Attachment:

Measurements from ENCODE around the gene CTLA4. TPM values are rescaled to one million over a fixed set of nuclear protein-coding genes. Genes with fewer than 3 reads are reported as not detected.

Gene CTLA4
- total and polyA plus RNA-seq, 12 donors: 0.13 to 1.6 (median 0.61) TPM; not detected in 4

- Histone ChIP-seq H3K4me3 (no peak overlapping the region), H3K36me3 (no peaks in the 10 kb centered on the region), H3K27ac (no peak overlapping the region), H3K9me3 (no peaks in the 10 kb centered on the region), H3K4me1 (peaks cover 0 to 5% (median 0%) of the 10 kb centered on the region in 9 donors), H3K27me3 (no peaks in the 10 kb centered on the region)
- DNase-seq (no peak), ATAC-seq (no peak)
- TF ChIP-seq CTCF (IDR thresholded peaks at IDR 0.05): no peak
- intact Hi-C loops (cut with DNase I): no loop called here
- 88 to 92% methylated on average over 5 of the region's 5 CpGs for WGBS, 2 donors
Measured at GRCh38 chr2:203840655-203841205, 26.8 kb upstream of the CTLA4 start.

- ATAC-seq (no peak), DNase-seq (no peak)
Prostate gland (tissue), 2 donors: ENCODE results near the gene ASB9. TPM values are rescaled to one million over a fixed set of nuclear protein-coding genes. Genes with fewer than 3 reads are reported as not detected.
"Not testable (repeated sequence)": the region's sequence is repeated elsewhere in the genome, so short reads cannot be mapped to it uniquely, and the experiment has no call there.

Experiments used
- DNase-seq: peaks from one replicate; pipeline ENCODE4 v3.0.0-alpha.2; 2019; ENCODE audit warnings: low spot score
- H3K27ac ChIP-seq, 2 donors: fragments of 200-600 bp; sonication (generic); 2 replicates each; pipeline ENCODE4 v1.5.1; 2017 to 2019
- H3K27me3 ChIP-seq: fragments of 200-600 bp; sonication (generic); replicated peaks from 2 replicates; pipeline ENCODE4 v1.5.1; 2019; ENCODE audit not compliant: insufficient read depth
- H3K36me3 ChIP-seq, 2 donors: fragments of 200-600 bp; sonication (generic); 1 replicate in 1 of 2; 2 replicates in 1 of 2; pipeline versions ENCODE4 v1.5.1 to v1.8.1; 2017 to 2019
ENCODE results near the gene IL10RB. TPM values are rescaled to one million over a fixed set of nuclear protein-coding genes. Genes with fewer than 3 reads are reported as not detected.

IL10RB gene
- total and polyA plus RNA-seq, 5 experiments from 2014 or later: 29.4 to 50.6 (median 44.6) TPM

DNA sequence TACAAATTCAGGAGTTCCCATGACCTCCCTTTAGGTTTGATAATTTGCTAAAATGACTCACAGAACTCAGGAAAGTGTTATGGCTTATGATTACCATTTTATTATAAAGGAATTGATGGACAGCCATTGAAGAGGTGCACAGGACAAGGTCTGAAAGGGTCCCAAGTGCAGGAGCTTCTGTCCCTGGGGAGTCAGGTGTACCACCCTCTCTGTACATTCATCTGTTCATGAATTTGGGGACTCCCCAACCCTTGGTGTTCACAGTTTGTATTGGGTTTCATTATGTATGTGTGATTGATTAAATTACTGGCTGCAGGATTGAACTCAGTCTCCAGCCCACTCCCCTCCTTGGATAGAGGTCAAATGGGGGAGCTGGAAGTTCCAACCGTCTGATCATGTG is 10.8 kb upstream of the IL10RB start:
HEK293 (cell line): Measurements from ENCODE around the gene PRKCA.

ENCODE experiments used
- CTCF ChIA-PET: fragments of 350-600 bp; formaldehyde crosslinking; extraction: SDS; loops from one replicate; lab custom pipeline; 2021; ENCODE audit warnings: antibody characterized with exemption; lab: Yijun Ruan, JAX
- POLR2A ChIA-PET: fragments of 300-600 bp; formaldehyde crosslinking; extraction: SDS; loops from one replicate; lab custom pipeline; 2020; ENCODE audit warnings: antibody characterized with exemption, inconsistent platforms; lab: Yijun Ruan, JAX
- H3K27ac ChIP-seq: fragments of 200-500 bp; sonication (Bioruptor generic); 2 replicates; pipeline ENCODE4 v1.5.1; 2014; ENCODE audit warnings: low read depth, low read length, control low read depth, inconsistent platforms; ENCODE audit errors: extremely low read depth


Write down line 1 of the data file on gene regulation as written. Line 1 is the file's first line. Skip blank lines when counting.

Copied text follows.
Measurements from ENCODE around the gene CTLA4. TPM values are rescaled to one million over a fixed set of nuclear protein-coding genes. Genes with fewer than 3 reads are reported as not detected.